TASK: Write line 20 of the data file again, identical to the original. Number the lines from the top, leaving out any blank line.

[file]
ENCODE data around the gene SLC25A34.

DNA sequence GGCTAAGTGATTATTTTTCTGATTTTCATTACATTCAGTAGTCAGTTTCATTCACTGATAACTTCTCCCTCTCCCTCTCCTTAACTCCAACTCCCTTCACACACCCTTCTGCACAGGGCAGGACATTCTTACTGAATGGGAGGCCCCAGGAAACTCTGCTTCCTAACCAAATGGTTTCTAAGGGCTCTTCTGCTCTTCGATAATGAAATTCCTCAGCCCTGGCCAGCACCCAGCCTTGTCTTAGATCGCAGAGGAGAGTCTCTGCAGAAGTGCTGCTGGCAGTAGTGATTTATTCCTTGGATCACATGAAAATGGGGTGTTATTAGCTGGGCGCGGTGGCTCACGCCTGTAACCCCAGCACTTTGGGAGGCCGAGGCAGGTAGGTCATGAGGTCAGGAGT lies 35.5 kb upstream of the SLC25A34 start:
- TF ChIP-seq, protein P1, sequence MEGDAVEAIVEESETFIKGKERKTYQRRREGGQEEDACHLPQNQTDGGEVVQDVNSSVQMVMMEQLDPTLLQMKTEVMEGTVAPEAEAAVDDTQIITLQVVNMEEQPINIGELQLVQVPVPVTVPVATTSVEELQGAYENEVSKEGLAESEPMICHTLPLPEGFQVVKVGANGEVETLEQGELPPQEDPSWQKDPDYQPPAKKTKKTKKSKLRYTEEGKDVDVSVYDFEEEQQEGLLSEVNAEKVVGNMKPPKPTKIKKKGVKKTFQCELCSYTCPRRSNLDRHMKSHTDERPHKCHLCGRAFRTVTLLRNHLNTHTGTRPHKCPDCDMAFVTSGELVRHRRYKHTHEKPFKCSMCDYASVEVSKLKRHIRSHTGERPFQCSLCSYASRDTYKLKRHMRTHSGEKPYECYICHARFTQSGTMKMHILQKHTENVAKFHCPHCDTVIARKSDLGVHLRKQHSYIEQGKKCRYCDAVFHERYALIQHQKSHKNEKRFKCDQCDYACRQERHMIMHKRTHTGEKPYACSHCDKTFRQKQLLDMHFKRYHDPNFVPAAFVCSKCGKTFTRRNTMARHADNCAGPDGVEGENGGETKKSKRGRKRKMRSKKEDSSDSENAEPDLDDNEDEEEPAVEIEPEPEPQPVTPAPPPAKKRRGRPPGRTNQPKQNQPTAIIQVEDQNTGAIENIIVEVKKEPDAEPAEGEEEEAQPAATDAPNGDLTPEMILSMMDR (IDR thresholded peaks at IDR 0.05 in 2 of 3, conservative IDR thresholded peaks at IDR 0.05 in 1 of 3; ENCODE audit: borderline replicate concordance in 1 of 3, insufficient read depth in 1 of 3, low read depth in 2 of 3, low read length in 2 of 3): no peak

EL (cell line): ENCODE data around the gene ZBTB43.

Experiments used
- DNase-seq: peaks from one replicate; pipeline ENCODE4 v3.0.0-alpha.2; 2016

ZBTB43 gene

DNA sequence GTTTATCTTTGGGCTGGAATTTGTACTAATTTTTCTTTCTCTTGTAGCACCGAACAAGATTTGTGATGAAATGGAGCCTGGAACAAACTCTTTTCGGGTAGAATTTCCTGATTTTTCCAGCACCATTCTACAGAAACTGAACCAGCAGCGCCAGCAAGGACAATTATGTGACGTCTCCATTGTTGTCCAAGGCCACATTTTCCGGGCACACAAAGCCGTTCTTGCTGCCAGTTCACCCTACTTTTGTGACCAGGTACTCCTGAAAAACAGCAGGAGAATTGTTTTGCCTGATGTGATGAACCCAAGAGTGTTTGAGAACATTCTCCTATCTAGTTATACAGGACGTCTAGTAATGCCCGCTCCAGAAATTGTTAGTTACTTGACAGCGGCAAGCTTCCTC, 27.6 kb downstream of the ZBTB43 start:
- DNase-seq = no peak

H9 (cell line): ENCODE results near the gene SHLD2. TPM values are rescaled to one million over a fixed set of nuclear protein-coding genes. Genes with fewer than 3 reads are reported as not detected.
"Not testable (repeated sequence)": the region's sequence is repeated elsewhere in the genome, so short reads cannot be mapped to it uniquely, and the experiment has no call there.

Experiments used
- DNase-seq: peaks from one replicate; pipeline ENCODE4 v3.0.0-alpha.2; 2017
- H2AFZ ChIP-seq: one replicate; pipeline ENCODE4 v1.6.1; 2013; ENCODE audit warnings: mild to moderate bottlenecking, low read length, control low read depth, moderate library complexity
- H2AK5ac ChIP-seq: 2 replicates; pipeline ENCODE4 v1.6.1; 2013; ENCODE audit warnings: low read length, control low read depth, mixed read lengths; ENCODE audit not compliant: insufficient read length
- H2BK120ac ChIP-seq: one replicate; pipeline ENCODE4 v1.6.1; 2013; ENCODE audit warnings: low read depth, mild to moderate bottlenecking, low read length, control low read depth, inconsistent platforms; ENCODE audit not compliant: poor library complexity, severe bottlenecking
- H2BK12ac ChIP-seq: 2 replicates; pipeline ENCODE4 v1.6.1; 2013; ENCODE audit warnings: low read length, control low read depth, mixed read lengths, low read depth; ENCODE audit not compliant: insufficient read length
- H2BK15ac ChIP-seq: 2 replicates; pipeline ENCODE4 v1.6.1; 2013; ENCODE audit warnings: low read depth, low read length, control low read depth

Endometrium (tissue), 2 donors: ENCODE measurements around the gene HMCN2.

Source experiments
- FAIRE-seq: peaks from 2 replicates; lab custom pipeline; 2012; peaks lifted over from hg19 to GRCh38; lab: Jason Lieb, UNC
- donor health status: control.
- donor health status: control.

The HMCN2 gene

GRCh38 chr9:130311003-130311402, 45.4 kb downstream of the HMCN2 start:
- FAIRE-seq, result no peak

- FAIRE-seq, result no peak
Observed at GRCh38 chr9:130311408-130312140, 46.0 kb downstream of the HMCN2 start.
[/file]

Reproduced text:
Source experiments